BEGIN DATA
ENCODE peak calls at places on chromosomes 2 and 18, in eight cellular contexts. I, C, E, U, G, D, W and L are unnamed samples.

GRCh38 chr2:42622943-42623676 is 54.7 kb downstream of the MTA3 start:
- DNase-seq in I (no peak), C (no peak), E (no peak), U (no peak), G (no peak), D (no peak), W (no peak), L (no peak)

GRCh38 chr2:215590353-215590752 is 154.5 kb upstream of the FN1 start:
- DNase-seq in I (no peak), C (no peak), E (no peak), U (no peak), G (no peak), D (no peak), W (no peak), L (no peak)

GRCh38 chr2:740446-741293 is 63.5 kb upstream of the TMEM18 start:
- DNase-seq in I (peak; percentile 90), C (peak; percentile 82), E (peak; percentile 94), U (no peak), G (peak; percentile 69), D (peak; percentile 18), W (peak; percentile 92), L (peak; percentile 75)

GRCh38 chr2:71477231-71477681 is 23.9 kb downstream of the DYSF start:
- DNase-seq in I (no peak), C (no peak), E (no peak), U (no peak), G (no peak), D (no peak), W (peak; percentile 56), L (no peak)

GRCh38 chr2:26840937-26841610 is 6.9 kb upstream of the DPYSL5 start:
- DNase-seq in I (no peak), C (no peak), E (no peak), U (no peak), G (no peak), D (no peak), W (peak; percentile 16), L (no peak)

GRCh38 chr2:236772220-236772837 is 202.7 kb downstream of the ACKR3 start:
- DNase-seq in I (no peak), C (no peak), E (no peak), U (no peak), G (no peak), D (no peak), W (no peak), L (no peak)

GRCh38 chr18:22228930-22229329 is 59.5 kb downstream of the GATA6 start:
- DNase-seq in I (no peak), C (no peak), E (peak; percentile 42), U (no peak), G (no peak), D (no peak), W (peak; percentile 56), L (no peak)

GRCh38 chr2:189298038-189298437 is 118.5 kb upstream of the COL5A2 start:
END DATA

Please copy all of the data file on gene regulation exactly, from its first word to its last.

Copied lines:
ENCODE peak calls at places on chromosomes 2 and 18, in eight cellular contexts. I, C, E, U, G, D, W and L are unnamed samples.

GRCh38 chr2:42622943-42623676 is 54.7 kb downstream of the MTA3 start:
- DNase-seq in I (no peak), C (no peak), E (no peak), U (no peak), G (no peak), D (no peak), W (no peak), L (no peak)

GRCh38 chr2:215590353-215590752 is 154.5 kb upstream of the FN1 start:
- DNase-seq in I (no peak), C (no peak), E (no peak), U (no peak), G (no peak), D (no peak), W (no peak), L (no peak)

GRCh38 chr2:740446-741293 is 63.5 kb upstream of the TMEM18 start:
- DNase-seq in I (peak; percentile 90), C (peak; percentile 82), E (peak; percentile 94), U (no peak), G (peak; percentile 69), D (peak; percentile 18), W (peak; percentile 92), L (peak; percentile 75)

GRCh38 chr2:71477231-71477681 is 23.9 kb downstream of the DYSF start:
- DNase-seq in I (no peak), C (no peak), E (no peak), U (no peak), G (no peak), D (no peak), W (peak; percentile 56), L (no peak)

GRCh38 chr2:26840937-26841610 is 6.9 kb upstream of the DPYSL5 start:
- DNase-seq in I (no peak), C (no peak), E (no peak), U (no peak), G (no peak), D (no peak), W (peak; percentile 16), L (no peak)

GRCh38 chr2:236772220-236772837 is 202.7 kb downstream of the ACKR3 start:
- DNase-seq in I (no peak), C (no peak), E (no peak), U (no peak), G (no peak), D (no peak), W (no peak), L (no peak)

GRCh38 chr18:22228930-22229329 is 59.5 kb downstream of the GATA6 start:
- DNase-seq in I (no peak), C (no peak), E (peak; percentile 42), U (no peak), G (no peak), D (no peak), W (peak; percentile 56), L (no peak)

GRCh38 chr2:189298038-189298437 is 118.5 kb upstream of the COL5A2 start: